Lawyers will know that U.C. Berkeley’s law school has long been known as Boalt Hall, named for John Boalt, a prominent 19th century California lawyer whose estate donated the money for Berkeley to start a law school way back in 1906. But there’s a problem: it seems Mr. Boalt harbored some racist views, in particular against the Chinese. You can read a paper Boalt delivered in 1877 entitled “The Chinese Question,” in which he argues that Chinese assimilation is simply impossible.
You know what is coming next: a campus controversy about whether formally to drop Boalt’s name from the law school. (It’s already kinda, sorta happened. A lot of people are already just saying “Berkeley Law” instead of Boalt Hall.) There has been set in motion a “Berkeley Law Committee on the Use of the Boalt Name.” The committee is soliciting comments from faculty and students, so perhaps against my better judgment, I have submitted the following comment:
There deserves to be a sober discussion about what to do in the numerous cases where important historic figures fall woefully short of our current understandings of justice and equity. The case against John Boalt could just as easily be applied to Woodrow Wilson, and the attachment of his name to the School of Public Affairs at Princeton. (In fact some Princeton students have so argued that his name should be formally dropped.) What standard should be applied?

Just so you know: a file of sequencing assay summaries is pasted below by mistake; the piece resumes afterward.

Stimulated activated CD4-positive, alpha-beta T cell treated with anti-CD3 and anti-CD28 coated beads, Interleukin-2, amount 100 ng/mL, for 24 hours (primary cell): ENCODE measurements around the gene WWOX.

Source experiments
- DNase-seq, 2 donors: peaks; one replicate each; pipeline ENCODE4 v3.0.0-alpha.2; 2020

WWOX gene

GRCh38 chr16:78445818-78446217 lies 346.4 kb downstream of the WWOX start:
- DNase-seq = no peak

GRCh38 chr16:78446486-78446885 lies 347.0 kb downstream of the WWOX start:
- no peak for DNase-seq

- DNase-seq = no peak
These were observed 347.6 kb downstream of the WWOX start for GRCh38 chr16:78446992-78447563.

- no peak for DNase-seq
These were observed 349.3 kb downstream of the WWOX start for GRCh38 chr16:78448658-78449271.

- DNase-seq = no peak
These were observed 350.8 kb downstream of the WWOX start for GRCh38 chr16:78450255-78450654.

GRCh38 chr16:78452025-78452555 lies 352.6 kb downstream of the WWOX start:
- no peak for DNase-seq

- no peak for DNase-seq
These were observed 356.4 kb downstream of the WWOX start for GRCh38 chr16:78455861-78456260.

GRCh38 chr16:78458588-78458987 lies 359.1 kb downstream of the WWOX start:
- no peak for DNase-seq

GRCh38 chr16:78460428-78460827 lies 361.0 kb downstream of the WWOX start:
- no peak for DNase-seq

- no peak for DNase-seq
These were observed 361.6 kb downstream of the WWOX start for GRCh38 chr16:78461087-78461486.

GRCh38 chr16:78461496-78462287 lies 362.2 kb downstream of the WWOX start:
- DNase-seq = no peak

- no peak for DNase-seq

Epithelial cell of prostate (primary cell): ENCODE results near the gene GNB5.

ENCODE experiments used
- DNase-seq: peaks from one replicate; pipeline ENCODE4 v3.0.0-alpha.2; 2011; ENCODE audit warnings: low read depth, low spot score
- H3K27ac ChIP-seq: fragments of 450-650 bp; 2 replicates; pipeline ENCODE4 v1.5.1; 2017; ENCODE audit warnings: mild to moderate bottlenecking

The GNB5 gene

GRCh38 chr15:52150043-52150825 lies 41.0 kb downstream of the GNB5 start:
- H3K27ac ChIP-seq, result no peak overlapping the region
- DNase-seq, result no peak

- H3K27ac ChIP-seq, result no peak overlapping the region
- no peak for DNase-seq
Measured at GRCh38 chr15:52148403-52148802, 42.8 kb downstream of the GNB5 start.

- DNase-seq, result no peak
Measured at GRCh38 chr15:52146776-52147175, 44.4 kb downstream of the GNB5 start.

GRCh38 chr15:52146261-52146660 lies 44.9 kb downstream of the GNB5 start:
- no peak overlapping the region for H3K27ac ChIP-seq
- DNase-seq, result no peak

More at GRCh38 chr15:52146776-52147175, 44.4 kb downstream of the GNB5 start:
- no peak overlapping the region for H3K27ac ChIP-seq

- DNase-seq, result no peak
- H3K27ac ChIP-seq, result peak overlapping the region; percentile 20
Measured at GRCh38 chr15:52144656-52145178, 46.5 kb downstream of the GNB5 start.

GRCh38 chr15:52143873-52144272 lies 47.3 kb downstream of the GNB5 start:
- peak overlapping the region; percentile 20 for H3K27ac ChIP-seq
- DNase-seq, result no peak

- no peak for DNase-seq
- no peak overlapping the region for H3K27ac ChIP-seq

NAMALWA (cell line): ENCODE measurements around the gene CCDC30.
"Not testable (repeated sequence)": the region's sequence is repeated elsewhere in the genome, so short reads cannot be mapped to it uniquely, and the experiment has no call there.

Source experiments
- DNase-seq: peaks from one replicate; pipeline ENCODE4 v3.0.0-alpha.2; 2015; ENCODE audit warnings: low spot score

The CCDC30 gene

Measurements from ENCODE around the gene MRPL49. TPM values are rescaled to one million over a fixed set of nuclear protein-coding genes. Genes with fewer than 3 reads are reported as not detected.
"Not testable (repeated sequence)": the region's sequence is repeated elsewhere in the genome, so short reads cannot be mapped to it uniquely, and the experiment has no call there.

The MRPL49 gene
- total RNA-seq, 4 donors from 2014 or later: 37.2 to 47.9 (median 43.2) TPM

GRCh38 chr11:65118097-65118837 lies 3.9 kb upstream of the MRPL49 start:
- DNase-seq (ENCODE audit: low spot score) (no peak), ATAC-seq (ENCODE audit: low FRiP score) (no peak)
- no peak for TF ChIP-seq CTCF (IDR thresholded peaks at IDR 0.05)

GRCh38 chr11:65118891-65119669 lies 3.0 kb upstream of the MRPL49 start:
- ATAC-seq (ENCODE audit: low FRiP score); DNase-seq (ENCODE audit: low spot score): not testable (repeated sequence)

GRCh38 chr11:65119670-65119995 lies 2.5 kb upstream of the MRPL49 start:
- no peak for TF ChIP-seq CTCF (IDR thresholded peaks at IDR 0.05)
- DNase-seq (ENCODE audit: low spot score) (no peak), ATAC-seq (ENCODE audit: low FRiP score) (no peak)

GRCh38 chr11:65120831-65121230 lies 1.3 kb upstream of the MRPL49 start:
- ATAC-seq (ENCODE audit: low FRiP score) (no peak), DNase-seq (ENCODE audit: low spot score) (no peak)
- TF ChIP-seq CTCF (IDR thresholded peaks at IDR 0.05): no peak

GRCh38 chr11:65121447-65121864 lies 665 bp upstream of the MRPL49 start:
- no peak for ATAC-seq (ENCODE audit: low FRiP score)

I often draw the attention of students to a passage in Justice John Marshall Harlan’s famous and celebrated dissent in Plessy vs. Ferguson [the infamous “separate but equal” decision] that is strangely omitted from the presentation of the case in nearly every con law casebook, which runs thus: “There is a race so different from our own that we do not permit those belonging to it to become citizens of the United States. Persons belonging to it are, with few exceptions, absolutely excluded from our country. I allude to the Chinese race.” But from here Harlan complicates the judgment we might draw from this fragment by noting that it constitutes yet another weakness in the majority argument in Plessy, namely, that we do not segregate Chinese in our streetcars–only blacks. What then is our final judgment on Harlan? (And should we also strike Harlan’s name from any honor roll or building that may exist?)
As repugnant as John Boalt’s views read today, Harlan’s comment reminds us that it was a well nigh universal view. I’m hard pressed to think of many examples of a serious contest of that view from that time. How did we come to change that view? Might it be better to keep the unvarnished truth of figures like Boalt, Harlan, and Wilson rather than airbrushing them out of sight, and thereby contribute to a forgetfulness of the path of change over the decades?
Stay tuned. I’ll let you know if I have triggered anyone.